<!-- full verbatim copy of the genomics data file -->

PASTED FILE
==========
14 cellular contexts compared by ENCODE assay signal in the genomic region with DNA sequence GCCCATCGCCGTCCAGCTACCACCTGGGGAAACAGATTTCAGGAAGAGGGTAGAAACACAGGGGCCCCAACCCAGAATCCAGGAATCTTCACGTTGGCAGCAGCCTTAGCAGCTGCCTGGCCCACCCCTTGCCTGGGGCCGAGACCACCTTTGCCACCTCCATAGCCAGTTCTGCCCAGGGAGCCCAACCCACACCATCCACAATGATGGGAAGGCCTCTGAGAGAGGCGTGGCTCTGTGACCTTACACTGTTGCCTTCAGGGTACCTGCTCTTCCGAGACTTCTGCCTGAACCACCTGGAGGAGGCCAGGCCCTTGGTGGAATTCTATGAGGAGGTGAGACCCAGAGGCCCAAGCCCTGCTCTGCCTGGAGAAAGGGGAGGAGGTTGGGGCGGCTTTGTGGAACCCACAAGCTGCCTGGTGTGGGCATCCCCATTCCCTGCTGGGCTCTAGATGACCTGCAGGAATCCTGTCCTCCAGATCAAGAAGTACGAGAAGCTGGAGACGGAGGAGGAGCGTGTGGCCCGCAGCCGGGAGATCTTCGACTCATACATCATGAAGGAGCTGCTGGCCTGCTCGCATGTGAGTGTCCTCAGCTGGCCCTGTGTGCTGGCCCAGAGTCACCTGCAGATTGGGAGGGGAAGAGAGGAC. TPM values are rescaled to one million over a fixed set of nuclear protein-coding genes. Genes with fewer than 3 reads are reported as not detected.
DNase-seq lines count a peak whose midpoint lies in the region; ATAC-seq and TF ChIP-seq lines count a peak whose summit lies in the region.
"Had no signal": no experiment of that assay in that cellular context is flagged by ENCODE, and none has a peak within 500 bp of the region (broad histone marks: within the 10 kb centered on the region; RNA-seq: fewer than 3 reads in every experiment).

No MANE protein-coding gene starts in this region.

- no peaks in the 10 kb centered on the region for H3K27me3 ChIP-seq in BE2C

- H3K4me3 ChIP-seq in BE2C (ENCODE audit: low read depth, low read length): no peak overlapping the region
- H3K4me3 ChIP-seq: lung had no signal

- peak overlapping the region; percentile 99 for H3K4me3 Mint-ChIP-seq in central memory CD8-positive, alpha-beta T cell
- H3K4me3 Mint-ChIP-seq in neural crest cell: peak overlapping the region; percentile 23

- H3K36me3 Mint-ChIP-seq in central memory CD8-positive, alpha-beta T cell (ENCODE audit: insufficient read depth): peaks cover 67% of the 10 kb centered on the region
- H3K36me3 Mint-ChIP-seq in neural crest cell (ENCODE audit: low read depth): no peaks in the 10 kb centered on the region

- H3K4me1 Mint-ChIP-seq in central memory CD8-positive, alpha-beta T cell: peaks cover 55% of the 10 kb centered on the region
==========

14 cellular contexts compared by ENCODE assay signal in the genomic region with DNA sequence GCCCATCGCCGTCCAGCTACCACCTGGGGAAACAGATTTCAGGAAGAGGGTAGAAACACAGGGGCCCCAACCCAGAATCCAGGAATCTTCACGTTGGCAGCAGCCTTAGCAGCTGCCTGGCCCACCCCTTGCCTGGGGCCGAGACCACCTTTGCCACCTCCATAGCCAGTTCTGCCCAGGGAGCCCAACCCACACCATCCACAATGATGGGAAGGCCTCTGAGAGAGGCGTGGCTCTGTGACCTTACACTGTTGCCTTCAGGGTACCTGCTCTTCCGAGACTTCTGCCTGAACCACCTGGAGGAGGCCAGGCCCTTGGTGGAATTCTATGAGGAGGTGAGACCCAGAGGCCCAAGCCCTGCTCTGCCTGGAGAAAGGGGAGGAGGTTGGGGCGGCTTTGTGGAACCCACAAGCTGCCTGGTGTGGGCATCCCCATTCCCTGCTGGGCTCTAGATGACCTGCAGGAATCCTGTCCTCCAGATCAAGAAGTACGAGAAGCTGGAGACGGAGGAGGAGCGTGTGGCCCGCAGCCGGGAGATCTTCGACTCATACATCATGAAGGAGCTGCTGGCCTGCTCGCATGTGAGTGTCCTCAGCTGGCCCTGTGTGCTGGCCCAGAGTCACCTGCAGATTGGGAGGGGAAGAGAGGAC. TPM values are rescaled to one million over a fixed set of nuclear protein-coding genes. Genes with fewer than 3 reads are reported as not detected.
DNase-seq lines count a peak whose midpoint lies in the region; ATAC-seq and TF ChIP-seq lines count a peak whose summit lies in the region.
"Had no signal": no experiment of that assay in that cellular context is flagged by ENCODE, and none has a peak within 500 bp of the region (broad histone marks: within the 10 kb centered on the region; RNA-seq: fewer than 3 reads in every experiment).

No MANE protein-coding gene starts in this region.

- no peaks in the 10 kb centered on the region for H3K27me3 ChIP-seq in BE2C

- H3K4me3 ChIP-seq in BE2C (ENCODE audit: low read depth, low read length): no peak overlapping the region
- H3K4me3 ChIP-seq: lung had no signal

- peak overlapping the region; percentile 99 for H3K4me3 Mint-ChIP-seq in central memory CD8-positive, alpha-beta T cell
- H3K4me3 Mint-ChIP-seq in neural crest cell: peak overlapping the region; percentile 23

- H3K36me3 Mint-ChIP-seq in central memory CD8-positive, alpha-beta T cell (ENCODE audit: insufficient read depth): peaks cover 67% of the 10 kb centered on the region
- H3K36me3 Mint-ChIP-seq in neural crest cell (ENCODE audit: low read depth): no peaks in the 10 kb centered on the region

- H3K4me1 Mint-ChIP-seq in central memory CD8-positive, alpha-beta T cell: peaks cover 55% of the 10 kb centered on the region